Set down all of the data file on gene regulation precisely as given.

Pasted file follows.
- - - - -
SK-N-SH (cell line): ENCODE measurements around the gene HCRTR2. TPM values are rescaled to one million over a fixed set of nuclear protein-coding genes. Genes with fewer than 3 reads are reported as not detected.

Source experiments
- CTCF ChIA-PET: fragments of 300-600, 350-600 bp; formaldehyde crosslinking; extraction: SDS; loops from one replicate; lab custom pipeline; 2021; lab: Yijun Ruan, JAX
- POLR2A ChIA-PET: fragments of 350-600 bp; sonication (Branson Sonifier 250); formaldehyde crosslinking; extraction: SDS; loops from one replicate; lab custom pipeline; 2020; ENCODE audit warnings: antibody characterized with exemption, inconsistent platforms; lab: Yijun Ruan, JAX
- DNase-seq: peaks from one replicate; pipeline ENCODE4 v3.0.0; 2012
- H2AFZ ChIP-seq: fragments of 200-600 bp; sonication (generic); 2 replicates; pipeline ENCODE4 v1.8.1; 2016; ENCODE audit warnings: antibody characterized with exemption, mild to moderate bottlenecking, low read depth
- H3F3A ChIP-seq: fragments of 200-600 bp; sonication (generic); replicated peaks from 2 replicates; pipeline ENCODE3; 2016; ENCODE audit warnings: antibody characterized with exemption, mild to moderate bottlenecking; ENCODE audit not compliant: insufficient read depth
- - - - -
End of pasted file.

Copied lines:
SK-N-SH (cell line): ENCODE measurements around the gene HCRTR2. TPM values are rescaled to one million over a fixed set of nuclear protein-coding genes. Genes with fewer than 3 reads are reported as not detected.

Source experiments
- CTCF ChIA-PET: fragments of 300-600, 350-600 bp; formaldehyde crosslinking; extraction: SDS; loops from one replicate; lab custom pipeline; 2021; lab: Yijun Ruan, JAX
- POLR2A ChIA-PET: fragments of 350-600 bp; sonication (Branson Sonifier 250); formaldehyde crosslinking; extraction: SDS; loops from one replicate; lab custom pipeline; 2020; ENCODE audit warnings: antibody characterized with exemption, inconsistent platforms; lab: Yijun Ruan, JAX
- DNase-seq: peaks from one replicate; pipeline ENCODE4 v3.0.0; 2012
- H2AFZ ChIP-seq: fragments of 200-600 bp; sonication (generic); 2 replicates; pipeline ENCODE4 v1.8.1; 2016; ENCODE audit warnings: antibody characterized with exemption, mild to moderate bottlenecking, low read depth
- H3F3A ChIP-seq: fragments of 200-600 bp; sonication (generic); replicated peaks from 2 replicates; pipeline ENCODE3; 2016; ENCODE audit warnings: antibody characterized with exemption, mild to moderate bottlenecking; ENCODE audit not compliant: insufficient read depth